Georgia Department of Community Affairs _______________________________ - PowerPoint PPT Presentation

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Georgia Department of Community Affairs _______________________________

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  1. Georgia Department of Community Affairs_______________________________ Atlanta Marriott Century Center May 23, 2012

  2. History & Background of State Small Business Credit Initiative (SSBCI) • Component of Small Business Jobs Act, bi-partisan legislation signed into law on Sep. 27, 2010 • $1.5 billion set aside for SSBCI to strengthen state-run lending programs that support small businesses • Georgia’s allocation is $47,808,507 (top 10 among states in $ amount).

  3. Advantages and Opportunities for Georgia Lenders • Credit enhancements to strengthen bank loans • Delegated lending - Lenders manage underwriting process • SSBCI program - quick turnaround and streamlined format • Opportunity for CRA credit

  4. What Does Georgia SSBCI Offer? • $47,808,507 in funding to assist Private Lenders to increase lending to Small Businesses (SBs) impacted by current credit conditions, through credit enhancements that strengthen bank loans • Three new SB loan programs for Georgia SBs • GCAP (Georgia Capital Access Program) - $10 million (Portfolio insurance program funded with borrower/lender fees matched with SSBCI funds) • SBCG (Small Business Credit Guarantee) - $17.8 million (50% loan guarantee with a conversion option into a risk reserve pool offering up to 80% reimbursement) • Georgia Funding for CDFIs - $20 million (Loan participation program specifically designed for underserved SBs)

  5. SSBCI – General Eligibility Criteria • Loan proceeds can be used for eligible “business purposes”, including: • Start-up costs • Working capital • Business procurement, franchise fees • Equipment & inventory • Purchase, construction, renovation, or tenant improvements of eligible place of business

  6. SSBCI – General Eligibility Criteria • Refinancing is not eligible; however, renewals may be eligible under certain conditions • Passive real estate investment generally is not eligible. However, exceptions may apply based on owner occupancy (60% for new construction, 51% for acquisition or renovation of existing building).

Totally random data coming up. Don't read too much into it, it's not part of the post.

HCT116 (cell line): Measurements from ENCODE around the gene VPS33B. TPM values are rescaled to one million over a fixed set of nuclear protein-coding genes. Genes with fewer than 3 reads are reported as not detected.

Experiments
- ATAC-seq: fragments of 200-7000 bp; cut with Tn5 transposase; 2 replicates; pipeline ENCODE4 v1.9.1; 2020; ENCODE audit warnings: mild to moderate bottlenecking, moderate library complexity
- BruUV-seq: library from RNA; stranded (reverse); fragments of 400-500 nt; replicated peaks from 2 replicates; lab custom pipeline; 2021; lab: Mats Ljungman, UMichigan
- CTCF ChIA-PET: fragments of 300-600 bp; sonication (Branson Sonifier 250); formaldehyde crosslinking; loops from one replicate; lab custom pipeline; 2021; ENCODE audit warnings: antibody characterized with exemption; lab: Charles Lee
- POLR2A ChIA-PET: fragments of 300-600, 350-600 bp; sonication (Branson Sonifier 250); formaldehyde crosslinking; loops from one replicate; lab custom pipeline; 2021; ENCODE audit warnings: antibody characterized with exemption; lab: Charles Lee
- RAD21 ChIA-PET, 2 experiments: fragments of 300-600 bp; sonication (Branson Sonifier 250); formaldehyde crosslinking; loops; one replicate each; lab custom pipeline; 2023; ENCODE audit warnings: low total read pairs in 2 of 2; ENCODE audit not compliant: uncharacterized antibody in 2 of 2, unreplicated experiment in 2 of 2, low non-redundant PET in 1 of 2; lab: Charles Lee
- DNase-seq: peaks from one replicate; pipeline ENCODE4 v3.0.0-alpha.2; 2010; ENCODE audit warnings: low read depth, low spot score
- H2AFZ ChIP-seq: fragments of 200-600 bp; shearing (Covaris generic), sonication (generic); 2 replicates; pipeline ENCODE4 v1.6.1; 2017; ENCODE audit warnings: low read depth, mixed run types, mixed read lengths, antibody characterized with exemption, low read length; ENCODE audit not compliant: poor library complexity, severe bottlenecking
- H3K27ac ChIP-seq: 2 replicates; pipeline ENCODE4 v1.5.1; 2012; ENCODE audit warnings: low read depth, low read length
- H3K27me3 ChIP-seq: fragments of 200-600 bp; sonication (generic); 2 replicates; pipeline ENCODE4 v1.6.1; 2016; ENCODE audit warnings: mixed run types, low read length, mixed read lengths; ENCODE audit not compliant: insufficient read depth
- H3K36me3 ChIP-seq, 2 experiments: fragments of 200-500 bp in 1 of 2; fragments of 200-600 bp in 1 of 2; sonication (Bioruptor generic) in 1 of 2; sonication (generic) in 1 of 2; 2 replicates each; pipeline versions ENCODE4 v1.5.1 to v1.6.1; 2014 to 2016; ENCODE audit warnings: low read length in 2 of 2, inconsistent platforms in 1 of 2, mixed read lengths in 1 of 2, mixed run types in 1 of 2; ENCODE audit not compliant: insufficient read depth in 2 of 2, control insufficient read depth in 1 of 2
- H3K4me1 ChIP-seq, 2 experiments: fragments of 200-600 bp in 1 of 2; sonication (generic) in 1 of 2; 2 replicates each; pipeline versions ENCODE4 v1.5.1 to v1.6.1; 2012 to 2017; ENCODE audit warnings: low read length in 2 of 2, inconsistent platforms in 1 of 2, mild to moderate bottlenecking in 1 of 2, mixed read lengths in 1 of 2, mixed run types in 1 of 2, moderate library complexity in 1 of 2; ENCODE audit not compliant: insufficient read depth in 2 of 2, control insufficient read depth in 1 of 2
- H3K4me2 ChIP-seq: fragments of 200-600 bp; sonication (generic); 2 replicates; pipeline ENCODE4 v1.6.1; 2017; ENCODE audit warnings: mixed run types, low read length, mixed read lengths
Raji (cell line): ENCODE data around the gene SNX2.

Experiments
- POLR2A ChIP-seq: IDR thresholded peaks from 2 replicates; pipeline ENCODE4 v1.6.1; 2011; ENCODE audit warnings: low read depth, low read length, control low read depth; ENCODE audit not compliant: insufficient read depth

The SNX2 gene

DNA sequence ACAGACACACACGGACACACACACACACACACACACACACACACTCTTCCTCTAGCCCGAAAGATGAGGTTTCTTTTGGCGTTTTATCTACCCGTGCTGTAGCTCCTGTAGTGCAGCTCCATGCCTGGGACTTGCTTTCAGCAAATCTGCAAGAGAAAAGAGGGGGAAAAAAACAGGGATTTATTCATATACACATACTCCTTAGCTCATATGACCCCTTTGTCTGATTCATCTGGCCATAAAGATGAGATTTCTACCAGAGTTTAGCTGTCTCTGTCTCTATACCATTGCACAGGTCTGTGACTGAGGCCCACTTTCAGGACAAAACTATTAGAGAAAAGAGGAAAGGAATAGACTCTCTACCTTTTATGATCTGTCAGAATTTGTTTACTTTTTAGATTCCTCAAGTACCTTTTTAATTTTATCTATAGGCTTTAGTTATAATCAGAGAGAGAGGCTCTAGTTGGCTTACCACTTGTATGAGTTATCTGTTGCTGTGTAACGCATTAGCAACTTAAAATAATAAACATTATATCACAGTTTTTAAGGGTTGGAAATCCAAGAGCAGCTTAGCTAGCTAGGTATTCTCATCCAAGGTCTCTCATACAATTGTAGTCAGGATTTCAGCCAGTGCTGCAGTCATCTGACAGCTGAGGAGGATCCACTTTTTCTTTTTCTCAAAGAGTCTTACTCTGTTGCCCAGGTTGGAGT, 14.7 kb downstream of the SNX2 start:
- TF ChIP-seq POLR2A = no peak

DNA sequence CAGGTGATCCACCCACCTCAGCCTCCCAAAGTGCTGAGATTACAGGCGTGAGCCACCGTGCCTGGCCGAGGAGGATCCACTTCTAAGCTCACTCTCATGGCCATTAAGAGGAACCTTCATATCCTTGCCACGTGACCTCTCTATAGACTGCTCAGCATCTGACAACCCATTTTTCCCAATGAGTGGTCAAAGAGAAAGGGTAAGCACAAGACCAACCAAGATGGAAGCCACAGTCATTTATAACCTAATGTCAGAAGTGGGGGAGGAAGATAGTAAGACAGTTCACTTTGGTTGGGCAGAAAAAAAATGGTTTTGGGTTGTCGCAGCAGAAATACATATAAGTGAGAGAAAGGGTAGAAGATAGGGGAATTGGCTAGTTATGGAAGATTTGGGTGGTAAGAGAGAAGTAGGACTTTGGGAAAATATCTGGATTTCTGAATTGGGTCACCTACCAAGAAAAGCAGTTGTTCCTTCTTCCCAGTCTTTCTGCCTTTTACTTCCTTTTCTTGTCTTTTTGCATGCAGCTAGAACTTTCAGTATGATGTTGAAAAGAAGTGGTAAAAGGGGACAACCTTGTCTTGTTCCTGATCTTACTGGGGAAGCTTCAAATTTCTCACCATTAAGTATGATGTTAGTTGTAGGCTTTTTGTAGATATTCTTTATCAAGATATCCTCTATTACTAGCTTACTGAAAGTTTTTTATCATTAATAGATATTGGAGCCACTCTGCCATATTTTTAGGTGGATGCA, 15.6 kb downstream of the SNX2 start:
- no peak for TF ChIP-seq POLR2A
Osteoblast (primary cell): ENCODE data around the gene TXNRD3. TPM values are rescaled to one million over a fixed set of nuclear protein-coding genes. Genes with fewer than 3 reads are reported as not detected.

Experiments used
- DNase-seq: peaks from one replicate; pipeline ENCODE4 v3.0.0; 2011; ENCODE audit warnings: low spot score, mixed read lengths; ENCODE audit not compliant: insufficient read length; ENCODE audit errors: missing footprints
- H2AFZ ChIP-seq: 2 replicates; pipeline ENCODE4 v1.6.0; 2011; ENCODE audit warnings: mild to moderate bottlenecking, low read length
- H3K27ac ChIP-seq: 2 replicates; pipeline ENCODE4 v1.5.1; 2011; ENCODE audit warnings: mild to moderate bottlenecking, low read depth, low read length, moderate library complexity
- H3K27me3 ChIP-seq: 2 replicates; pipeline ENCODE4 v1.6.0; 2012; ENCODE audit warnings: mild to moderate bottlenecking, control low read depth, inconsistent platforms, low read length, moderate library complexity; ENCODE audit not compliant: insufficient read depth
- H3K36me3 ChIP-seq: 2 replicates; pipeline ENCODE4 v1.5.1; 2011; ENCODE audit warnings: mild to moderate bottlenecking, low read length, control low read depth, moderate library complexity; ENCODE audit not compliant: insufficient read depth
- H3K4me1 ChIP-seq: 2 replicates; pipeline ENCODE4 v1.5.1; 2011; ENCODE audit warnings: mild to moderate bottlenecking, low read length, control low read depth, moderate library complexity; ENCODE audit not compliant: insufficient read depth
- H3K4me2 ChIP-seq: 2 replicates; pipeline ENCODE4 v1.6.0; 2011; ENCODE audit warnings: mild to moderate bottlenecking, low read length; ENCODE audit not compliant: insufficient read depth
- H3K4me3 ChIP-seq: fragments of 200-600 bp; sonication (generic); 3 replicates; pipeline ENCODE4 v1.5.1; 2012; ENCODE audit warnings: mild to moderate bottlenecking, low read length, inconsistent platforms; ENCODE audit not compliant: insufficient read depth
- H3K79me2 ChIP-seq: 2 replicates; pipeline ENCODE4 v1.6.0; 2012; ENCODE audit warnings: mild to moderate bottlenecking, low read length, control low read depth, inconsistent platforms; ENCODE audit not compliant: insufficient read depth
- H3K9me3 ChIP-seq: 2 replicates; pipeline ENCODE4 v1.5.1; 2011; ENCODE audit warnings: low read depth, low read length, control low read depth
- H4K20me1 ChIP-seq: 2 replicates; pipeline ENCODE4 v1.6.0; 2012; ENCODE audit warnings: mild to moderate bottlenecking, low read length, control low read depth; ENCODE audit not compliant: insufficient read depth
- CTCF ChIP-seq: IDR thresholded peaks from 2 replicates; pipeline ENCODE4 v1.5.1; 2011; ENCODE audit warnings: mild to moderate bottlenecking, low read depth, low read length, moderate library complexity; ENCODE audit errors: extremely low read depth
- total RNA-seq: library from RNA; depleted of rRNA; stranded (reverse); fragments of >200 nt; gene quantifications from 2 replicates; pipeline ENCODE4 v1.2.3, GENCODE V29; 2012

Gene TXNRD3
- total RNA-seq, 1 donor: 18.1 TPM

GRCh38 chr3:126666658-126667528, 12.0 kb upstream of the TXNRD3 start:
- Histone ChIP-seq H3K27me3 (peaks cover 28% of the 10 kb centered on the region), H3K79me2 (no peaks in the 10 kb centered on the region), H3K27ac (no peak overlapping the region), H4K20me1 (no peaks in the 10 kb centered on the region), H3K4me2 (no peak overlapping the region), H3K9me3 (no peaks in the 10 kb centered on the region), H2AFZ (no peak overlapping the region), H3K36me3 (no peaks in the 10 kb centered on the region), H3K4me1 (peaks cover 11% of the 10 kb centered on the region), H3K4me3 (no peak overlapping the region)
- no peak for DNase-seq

7. SSBCI – Eligibility Criteria (cont.) • Eligible small businesses include corporations, partnerships, joint ventures, cooperatives, sole proprietorships, state-designated charitable & other non-profit institutions. • SBs generally defined as 500 or fewer employees • SSBCI participation generally limited to $500,000 or less, with exceptions and target amounts tailored for each program • Participating lenders and borrowers will be required to provide certain assurances and certifications as required by US Treasury SSBCI guidelines.

  8. GCAP (Georgia Capital Access Program) – What It Is • GCAP provides portfolio insurance to lenders by matching insurance premiums to be paid, by the borrower and lender, into a loan loss reserve fund for each loan enrolled. • Each financial institution establishes a separate loan loss reserve account in the name of, and managed by, the State.

  9. GCAP – How It Works • Borrower & lender make contributions to loan loss reserve account, from 2% to 7%. (Borrower may pay lender’s contribution & vice versa; contributions may be financed.) • Georgia SSBCI funds (GCAP) will match borrower & lender contributions to loan loss reserve account at 1:1 ratio, but cannot exceed 7% match (SSBCI statutory limitation). • In case of default on enrolled loans, claims may be made against the loan loss reserve account for loss of principal and up to 90 days of accrued, but unpaid, interest.

  10. GCAP – How It Works (cont.) • Qualified small business borrowers will have < 500 employees. • Loans will not exceed $500,000, with exceptions. • GCAP lenders must submit plan for reaching underserved communities. (Existing CRA plan generally will suffice.) • Eligible lenders include banks, credit unions, and CDFIs, as defined by SSBCI Act.

  11. GCAP CASE SAMPLE – Bldg Expansion & Inventory for Small Business

  12. SBCG (Small Business Credit Guarantee) What It Is • The (“SBCG”) Program provides a 50% loan guarantee with a conversion option. • The conversion option under the loan guarantee enables financial institutions to build a Risk Reserve Pool (RRP) held by the State in a centralized fund. • Enrolled loans are covered with a 50% loan guarantee; loans converted to the RRP can be covered up to 80%. • SSBCI funds are leveraged with private capital from eligible lenders (banks, credit unions, qualified private lenders, and CDFIs).

  13. SBCG – How It Works • Borrower fees – 2% first 12 months, 0.5% annually thereafter (paid at closing and beginning of year for term loans, deducted pro-rata as advances are made on LOCs) • Targeted to borrowers with 500 or fewer employees. Maximum loan amount generally $500,000, with exceptions. • Max terms for SBCG guarantee: • Lines of credit - 24 months • Amortizing loans – 48 months • Deficiency guarantee – Lender must diligently pursue collection from borrower prior to filing claim.